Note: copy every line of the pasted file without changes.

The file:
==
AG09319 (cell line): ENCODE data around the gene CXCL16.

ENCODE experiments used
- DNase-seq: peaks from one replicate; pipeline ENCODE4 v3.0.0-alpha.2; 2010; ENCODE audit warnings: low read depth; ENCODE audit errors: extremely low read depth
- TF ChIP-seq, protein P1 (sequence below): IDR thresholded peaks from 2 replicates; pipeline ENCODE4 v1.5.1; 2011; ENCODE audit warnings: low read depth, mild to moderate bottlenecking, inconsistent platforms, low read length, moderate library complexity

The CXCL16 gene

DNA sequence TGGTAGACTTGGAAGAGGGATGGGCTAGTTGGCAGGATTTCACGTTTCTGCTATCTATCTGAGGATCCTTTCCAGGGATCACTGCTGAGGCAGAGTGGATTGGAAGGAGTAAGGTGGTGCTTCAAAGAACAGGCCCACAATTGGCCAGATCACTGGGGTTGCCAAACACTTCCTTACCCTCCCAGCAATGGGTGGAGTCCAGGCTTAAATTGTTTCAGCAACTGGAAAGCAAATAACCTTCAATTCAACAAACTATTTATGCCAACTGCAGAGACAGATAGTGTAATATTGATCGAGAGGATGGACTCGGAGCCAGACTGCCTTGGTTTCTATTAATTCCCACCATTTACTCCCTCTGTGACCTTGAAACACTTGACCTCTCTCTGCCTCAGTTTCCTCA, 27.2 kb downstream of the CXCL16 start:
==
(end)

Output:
AG09319 (cell line): ENCODE data around the gene CXCL16.

ENCODE experiments used
- DNase-seq: peaks from one replicate; pipeline ENCODE4 v3.0.0-alpha.2; 2010; ENCODE audit warnings: low read depth; ENCODE audit errors: extremely low read depth
- TF ChIP-seq, protein P1 (sequence below): IDR thresholded peaks from 2 replicates; pipeline ENCODE4 v1.5.1; 2011; ENCODE audit warnings: low read depth, mild to moderate bottlenecking, inconsistent platforms, low read length, moderate library complexity

The CXCL16 gene

DNA sequence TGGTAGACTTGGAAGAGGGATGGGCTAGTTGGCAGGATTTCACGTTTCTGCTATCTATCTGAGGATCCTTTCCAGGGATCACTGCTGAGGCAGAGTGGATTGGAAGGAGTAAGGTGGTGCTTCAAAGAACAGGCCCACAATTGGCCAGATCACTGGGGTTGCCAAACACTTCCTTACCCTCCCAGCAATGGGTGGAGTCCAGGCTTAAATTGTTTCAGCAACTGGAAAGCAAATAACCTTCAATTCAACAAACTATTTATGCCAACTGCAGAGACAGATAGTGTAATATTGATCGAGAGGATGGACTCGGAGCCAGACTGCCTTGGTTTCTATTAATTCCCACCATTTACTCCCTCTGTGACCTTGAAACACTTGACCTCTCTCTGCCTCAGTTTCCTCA, 27.2 kb downstream of the CXCL16 start: